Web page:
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09-17-09 Local Economic Outlook Presents Continued Challenges
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2009 News Releases

For Immediate Release

Local Economic Outlook Presents Continued Challenges

September 17, 2009
Public Affairs

CHESTERFIELD COUNTY, VA—Chesterfield County’s Board of Supervisors and School Board were briefed on the local economic forecast at their joint meeting Monday afternoon at the Meadowdale library. While there may be some signs of a national recovery, the county is not planning for a quick return to normalcy. County Budget Director Allan Carmody told board members that in past recessions unemployment levels peaked as much as 18 months after the end of a recession. Continued high unemployment rates, low consumer confidence and weakness in the housing market are having a significant negative impact on state and local revenues.

Carmody noted that real property taxes, sales taxes and state revenues are all projected to decline. With uncertainty in employment comes constrained consumer spending, evidenced by the 8 percent decline in local sales tax receipts from one year ago. Expected continued declines in many home values, combined with consumers’ resistance to purchase goods while assessing their employment status, continue to put downward pressure on already reduced revenues. Carmody stated that the county’s share of Governor Tim Kaine’s recently announced new state budget reductions are projected to be between $3.8 million and $4.0 million in fiscal 2010 and likely higher in fiscal 2011.

When analyzing the impact of the recession on the county and assessing the anticipated expenditures for fiscal 2011, Carmody stated current forecasts project an approximately $18 million decline in revenues compared to the current budget, $20 million less than planned for fiscal 2011 one year ago. The county is already operating with a budget in which, when adjusted for inflation, per capita costs are on par with that of 1995, a time when the county had 6 fewer fire stations, 7 fewer schools and a police department with 210 fewer positions than today.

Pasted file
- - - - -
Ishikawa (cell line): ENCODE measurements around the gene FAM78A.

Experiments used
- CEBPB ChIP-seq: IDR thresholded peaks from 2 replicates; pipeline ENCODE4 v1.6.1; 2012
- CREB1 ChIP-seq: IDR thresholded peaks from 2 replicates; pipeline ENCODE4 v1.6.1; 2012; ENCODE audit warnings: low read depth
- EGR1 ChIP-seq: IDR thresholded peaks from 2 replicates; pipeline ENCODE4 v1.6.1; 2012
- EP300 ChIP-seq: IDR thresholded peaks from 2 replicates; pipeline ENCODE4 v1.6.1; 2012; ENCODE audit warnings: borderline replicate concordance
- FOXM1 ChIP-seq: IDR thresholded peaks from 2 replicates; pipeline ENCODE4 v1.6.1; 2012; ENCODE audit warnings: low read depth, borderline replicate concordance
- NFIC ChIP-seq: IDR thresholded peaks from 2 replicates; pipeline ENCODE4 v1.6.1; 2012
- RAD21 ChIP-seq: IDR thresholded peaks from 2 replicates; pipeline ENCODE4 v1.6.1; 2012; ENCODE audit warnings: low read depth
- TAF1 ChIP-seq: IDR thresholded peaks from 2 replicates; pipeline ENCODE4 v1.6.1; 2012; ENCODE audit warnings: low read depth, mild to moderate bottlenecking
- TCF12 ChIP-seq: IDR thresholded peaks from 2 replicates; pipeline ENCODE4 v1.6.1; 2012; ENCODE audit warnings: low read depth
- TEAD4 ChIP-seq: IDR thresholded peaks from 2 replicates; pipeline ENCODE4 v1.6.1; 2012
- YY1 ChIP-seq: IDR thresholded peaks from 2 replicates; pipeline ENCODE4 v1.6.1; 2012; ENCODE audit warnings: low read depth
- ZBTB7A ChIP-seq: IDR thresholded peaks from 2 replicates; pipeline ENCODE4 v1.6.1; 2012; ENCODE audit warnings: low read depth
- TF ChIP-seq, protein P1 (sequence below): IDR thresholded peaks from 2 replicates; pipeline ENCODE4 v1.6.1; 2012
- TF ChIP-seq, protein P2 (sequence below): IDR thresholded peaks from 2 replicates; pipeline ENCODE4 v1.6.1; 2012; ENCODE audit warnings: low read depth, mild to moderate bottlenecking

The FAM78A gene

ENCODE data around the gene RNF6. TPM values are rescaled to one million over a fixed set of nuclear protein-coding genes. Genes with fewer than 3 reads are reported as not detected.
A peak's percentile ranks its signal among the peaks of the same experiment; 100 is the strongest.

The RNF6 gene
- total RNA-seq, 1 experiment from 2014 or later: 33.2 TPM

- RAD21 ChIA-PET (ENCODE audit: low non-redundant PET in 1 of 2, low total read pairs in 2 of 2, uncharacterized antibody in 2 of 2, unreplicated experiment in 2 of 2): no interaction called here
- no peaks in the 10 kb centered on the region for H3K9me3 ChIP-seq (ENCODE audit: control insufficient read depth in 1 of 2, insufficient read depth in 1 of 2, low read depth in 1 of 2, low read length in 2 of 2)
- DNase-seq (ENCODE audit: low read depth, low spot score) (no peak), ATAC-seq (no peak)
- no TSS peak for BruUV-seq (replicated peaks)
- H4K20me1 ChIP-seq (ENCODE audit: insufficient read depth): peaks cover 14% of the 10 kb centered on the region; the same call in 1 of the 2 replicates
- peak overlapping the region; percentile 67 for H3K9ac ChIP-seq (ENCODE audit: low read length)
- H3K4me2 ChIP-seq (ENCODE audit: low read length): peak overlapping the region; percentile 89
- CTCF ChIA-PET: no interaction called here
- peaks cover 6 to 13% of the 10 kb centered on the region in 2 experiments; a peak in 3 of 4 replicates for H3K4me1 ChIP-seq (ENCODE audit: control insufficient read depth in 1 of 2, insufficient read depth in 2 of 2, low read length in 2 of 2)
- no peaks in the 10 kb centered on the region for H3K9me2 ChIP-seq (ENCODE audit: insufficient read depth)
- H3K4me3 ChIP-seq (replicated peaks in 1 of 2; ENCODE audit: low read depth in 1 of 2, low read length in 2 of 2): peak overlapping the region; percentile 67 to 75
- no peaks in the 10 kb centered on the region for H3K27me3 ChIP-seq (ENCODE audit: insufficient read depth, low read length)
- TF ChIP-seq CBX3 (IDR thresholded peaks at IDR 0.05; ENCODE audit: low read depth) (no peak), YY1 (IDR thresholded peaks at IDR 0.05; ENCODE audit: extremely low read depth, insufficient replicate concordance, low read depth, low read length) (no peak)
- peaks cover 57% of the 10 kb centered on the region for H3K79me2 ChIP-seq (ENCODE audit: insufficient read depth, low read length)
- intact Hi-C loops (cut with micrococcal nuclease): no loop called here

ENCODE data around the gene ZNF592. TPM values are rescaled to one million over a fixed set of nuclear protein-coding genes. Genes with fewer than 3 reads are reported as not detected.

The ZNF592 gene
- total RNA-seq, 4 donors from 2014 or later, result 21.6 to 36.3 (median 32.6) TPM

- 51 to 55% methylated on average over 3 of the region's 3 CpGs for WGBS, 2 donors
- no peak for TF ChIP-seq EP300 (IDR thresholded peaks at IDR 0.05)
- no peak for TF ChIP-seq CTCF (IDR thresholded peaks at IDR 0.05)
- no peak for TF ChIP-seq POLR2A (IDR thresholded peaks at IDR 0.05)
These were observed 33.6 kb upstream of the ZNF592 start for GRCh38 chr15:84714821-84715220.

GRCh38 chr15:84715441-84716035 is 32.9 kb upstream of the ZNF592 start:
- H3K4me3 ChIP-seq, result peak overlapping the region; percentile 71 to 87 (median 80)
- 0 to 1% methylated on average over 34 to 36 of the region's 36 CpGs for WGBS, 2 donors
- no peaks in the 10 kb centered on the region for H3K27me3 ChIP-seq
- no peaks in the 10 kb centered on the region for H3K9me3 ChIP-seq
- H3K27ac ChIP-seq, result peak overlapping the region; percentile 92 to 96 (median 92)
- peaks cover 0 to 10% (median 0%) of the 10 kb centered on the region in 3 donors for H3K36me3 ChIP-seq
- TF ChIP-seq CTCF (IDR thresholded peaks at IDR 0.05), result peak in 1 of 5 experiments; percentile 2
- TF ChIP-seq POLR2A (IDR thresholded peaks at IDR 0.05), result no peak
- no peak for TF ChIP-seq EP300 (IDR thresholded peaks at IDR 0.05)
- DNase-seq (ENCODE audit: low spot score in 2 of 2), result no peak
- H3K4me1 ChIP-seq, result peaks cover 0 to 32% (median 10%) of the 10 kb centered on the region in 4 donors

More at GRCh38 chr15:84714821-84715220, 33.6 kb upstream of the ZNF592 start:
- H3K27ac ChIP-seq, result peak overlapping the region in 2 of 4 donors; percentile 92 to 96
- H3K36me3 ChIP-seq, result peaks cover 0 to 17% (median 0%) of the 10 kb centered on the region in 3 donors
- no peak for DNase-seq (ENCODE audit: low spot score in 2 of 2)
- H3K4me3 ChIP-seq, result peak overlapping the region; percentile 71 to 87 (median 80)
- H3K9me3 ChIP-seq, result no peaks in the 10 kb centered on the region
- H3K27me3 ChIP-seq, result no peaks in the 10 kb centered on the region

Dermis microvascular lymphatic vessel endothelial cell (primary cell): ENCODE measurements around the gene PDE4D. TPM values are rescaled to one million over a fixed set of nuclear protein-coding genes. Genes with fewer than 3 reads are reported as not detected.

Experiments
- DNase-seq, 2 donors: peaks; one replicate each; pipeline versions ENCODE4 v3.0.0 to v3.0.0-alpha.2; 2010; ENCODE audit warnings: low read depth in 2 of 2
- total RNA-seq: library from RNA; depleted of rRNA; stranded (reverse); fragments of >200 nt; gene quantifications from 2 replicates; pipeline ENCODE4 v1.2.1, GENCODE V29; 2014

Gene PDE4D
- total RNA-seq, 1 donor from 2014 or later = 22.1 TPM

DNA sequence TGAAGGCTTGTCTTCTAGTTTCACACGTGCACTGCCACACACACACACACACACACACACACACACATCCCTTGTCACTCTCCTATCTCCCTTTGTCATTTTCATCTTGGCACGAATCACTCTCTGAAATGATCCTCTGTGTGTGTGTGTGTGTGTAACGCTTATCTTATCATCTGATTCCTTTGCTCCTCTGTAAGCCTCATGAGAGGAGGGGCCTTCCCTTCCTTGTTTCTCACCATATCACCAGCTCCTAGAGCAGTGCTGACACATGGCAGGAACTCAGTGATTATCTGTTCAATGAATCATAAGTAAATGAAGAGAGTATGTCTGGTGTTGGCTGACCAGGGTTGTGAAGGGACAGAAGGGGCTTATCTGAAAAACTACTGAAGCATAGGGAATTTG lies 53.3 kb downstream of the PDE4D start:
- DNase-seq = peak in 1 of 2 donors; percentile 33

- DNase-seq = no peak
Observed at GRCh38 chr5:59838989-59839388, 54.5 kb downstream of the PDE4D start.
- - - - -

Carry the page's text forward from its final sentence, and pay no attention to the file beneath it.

Likewise, expected increases in healthcare costs and funding for large vehicles, such as replacement fire engines, combined with other operating adjustments, are estimated to result in increases in expenditures of approximately $18 million, creating a gap of up to $36 million compared to fiscal 2010 for the county leadership to resolve as they begin the 2011 budget process.

Already what the Richmond Times-Dispatch has called “one of the leanest local governments in Virginia,” Chesterfield County reduced its general fund budget from $749 million in fiscal 2009 to $715 million in fiscal 2010, a 4.6% reduction, one of the deepest among large local governments in Virginia. With fiscal 2011, which begins July 1, 2010, promising to be even more of a challenge than fiscal 2010, the Board of Supervisors and the School Board have started the fiscal 2011 budget process earlier than previous years. Carmody presented a plan that includes working closely with the community to meet the fiscal challenge. 

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